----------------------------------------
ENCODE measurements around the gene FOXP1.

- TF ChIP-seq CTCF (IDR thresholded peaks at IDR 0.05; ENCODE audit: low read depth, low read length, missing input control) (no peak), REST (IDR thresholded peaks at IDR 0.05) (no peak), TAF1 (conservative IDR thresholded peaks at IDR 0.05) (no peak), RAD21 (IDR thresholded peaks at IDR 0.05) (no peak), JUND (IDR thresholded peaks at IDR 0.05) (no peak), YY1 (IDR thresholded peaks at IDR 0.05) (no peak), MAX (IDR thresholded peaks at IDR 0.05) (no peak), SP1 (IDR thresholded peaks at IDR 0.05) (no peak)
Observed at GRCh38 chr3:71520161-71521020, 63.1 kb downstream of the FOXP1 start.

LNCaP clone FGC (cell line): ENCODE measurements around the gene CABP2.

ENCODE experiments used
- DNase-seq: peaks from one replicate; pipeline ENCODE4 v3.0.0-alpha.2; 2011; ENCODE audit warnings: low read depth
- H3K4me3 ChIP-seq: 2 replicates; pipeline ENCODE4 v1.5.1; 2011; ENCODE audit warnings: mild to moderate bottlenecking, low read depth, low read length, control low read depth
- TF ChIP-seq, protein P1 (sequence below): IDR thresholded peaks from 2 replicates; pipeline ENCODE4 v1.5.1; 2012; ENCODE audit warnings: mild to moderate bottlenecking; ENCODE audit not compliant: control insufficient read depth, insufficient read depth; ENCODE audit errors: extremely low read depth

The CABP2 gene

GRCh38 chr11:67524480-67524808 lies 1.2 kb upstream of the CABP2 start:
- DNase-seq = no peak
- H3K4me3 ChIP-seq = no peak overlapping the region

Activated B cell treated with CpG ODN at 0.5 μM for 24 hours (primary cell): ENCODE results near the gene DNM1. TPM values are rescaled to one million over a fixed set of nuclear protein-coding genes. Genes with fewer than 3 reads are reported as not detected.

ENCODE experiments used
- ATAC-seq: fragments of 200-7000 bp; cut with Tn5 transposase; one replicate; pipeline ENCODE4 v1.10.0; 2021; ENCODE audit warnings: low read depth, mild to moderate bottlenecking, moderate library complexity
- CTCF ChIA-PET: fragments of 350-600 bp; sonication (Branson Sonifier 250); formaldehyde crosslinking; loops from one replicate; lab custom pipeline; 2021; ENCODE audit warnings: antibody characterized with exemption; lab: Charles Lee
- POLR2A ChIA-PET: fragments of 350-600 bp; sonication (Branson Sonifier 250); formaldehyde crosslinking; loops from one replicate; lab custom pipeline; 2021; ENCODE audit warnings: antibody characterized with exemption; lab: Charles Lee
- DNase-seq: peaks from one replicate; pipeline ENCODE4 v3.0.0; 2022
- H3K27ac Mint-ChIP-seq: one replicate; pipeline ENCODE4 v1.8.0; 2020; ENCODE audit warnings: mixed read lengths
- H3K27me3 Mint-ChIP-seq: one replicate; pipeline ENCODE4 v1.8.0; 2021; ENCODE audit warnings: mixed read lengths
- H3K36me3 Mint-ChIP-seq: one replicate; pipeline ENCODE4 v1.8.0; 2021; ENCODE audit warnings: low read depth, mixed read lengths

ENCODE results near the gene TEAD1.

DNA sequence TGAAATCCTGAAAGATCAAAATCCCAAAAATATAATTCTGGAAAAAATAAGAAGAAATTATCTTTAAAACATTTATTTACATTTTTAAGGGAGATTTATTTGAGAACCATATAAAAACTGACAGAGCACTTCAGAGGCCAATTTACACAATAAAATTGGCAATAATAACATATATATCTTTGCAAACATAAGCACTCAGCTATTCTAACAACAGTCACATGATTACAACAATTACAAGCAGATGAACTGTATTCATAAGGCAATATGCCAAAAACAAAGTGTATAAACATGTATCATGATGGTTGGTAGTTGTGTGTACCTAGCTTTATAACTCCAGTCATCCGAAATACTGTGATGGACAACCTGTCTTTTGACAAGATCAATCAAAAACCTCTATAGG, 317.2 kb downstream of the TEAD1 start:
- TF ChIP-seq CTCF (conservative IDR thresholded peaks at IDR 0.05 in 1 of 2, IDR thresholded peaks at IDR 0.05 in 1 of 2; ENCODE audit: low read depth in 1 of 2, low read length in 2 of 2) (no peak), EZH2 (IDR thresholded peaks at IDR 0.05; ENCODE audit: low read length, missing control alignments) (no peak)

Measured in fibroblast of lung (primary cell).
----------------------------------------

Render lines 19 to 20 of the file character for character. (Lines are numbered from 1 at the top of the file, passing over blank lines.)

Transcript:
- H3K27ac Mint-ChIP-seq: one replicate; pipeline ENCODE4 v1.8.0; 2020; ENCODE audit warnings: mixed read lengths
- H3K27me3 Mint-ChIP-seq: one replicate; pipeline ENCODE4 v1.8.0; 2021; ENCODE audit warnings: mixed read lengths